R.L. Burnside – Retro-Active – Rollin’ & Tumblin’ – The King Of The Hill Country Blues
R.L. Burnside is the father of Mississippi Hill Country Blues - and, together with James 'Son' Thomas, is one of the most outstanding personalities of second generation Country Blues.
This CD contains rare Burnside sessions from the years 1975, 1981 and 1982, which were recorded live on his front porch with both electric and acoustic guitar. It includes 19 of his best-known songs and an interview.
Born in 1926, he had, in fact, first recorded an LP in the 60s, but it was not until the Fat Possum label began recording him in 1992 that he began to attract interest and in time, acclaim. He recorded seven albums for that label, as well as for a number of others.
He was greatly influenced by his neighbour, the great Fred McDowell - as well as the less rural styles of Muddy, Hooker and Lightnin’. His sessions at the juke joint of his friend Junior Kimbrough are legendary - and he kept performing and recording almost up until his death in 2005. He left behind six sons, all in the music business. One can rightly call him a giant of Country Blues.
1. Fireman Ring The Bell - 3:46 2. Long Haired Doney (Take 1) - 3:35 3. Walkin' Blues - 3:42 4. Poor Black Mattie (Acoustic) (Take 1) - 3:04 5. See My Jumper Hangin' On The Line - 2:49 6. Goin' Down South - 4:22 7. Poor Boy - 3:31 8. Skinny Woman - 2:18 9. Bad Luck - 3:35 10. Poor Black Mattie (Electric) (Take 2) - 3:02 11. 44 Pistols - 3:18 12. See My Jumper Hangin' On The Line - 3:13 13. Rollin' & Tumblin' - 2:58 14. Long Haired Doney (Take 2) - 3:38 15. When My First Wife Left Me (Take 1) - 3:25 16. Poor Black Mattie (Take 3) - 2:56 17. I Be’s Troubled - 3:43 18. When My First Wife Left Me (Take 2) - 4:02 19. Boogie Chillen - 2:31 20. Interview - 2:15
R.L. Burnside (guitar, vocals) , Daniel Burnside (bass) , Calvin Jackson (drums)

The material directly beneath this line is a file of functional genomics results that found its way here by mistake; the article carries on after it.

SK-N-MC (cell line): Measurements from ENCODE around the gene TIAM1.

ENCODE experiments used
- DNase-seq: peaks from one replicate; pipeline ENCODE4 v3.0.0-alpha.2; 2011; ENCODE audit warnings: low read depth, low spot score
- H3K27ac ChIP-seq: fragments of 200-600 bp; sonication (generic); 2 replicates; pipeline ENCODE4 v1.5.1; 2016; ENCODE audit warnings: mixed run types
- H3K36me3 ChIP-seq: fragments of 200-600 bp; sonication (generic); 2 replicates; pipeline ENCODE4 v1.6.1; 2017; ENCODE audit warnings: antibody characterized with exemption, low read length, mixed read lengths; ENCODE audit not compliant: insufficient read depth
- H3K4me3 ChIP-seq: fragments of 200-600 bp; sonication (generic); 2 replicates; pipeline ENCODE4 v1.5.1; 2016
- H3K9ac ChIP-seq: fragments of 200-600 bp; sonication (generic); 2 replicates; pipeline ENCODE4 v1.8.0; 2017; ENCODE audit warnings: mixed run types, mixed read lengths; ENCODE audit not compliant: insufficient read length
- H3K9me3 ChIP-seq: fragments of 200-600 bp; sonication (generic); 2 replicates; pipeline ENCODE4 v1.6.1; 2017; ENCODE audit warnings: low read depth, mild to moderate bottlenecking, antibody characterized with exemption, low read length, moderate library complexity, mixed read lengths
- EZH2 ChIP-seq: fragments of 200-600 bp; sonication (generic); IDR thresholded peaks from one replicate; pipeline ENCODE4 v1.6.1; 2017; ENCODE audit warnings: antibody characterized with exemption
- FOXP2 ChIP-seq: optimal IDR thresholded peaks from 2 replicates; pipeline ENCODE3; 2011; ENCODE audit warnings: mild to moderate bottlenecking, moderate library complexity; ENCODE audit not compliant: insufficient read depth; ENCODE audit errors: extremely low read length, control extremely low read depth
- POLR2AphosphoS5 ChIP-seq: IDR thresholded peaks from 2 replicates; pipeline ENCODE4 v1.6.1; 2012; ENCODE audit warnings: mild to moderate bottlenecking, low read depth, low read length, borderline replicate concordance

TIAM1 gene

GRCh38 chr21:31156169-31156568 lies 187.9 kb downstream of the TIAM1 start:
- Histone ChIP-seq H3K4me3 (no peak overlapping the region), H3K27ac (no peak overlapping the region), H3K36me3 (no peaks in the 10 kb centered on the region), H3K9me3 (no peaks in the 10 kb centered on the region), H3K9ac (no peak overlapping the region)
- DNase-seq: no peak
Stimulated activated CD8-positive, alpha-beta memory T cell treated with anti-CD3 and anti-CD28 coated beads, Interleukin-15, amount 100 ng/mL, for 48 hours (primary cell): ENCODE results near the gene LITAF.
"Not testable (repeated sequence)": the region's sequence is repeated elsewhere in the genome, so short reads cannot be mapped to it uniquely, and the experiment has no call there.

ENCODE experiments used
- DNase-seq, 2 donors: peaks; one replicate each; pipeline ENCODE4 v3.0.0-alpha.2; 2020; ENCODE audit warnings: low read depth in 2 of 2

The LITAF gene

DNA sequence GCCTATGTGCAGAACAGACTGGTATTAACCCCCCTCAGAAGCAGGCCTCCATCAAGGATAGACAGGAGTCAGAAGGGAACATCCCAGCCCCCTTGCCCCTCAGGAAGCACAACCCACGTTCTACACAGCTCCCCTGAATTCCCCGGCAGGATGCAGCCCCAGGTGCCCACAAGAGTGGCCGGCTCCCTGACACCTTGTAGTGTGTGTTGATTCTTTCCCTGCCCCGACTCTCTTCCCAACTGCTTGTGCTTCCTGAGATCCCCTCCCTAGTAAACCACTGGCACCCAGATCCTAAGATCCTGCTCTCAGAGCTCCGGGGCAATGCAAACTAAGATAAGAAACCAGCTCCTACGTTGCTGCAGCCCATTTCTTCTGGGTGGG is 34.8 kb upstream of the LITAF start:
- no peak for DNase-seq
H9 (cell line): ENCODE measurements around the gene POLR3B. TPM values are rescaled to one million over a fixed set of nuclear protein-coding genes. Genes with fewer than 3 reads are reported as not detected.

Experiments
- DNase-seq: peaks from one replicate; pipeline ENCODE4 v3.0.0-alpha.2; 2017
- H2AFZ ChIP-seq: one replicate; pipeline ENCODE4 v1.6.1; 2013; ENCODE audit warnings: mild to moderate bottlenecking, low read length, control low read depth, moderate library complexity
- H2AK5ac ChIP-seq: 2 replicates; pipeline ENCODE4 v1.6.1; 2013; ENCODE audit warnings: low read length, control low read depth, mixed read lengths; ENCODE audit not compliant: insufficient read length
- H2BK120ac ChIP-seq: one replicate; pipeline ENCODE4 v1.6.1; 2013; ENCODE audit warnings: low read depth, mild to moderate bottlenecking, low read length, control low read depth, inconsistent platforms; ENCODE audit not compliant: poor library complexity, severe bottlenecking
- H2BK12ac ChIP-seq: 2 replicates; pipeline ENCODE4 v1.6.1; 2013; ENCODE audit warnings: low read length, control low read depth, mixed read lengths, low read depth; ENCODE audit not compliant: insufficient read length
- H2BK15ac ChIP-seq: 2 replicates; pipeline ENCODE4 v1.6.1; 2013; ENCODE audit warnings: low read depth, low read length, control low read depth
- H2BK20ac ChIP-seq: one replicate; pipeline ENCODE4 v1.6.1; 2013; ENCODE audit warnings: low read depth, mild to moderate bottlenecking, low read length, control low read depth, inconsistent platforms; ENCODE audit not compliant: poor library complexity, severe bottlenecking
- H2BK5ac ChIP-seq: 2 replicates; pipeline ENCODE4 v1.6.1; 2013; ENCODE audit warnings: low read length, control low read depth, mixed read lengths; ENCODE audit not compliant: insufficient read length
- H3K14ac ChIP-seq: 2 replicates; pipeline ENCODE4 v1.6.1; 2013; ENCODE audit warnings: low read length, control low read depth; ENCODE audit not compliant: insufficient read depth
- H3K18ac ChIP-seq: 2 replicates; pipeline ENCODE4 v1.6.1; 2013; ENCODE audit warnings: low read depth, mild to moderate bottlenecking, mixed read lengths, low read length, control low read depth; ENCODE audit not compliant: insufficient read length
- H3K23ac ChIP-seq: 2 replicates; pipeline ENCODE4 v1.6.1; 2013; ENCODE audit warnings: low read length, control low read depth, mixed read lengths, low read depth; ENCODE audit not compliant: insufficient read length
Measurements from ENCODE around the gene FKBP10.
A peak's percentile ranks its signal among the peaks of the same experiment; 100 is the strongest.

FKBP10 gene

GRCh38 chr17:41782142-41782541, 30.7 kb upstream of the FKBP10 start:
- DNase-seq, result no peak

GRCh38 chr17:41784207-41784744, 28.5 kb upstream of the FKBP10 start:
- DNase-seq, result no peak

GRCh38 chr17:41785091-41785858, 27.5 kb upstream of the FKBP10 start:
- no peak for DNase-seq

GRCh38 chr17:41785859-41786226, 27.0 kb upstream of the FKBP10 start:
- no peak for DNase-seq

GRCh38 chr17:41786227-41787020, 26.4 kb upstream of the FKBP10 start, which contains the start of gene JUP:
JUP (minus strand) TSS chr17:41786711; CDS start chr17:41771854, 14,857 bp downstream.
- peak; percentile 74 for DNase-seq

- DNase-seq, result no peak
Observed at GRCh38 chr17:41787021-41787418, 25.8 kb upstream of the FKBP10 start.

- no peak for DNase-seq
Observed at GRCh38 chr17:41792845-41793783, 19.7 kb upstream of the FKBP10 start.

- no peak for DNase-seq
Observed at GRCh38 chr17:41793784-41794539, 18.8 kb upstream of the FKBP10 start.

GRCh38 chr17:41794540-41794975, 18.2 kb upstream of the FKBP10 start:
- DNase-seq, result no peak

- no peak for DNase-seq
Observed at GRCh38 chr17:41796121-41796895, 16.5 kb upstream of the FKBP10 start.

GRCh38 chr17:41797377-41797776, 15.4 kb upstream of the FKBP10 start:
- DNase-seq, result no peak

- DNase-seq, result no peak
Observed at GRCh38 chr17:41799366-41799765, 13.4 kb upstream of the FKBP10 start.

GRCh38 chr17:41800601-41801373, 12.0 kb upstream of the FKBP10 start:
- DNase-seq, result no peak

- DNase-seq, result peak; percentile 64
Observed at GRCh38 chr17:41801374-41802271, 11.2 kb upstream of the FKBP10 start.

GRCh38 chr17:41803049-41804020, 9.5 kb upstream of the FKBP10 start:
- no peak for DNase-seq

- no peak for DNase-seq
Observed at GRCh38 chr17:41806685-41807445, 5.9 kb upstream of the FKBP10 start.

1. AllMusic - Steve Leggett
R.L. Burnside, along with Junior Kimbrough, became the public face of the so-called North Mississippi hill country style of modal blues in the 1980s with several solid albums on the Fat Possum label, and while he tried on different hats during his run (even tracking a fine album backed by indie rocker Jon Spencer and his band), the blues he made essentially stayed in the same pocket, honed from years of playing weekend house parties and juke joints. His droning style, the style that all of the North Mississippi players used, was equal parts John Lee Hooker and Fred McDowell, designed to keep the beat steady for dancing and allowing minimal but effective interplay between voice and guitar, and it was as old as those hills themselves, somehow sounding both ancient and oddly contemporary all at once. This set, drawn from intimate recordings done in 1975, 1989, and 1991, features Burnside playing mostly solo -- both acoustic and electric -- in living rooms, on porches, and in jukes, and it provides a nicely sequenced portrait of this intriguing musician working away from a studio setting, not that what he did in the studios differed one degree from what he did outside of them. Highlights include two takes of “Long Haired Doney,” three of the signature “Poor Black Mattie” (both acoustic and electric), an endearing and intimate version of “Goin’ Down South,” and a solid take on Hooker's “Boogie Chillen” that shows how large a role Hooker played in the creation of the hill country sound and style.
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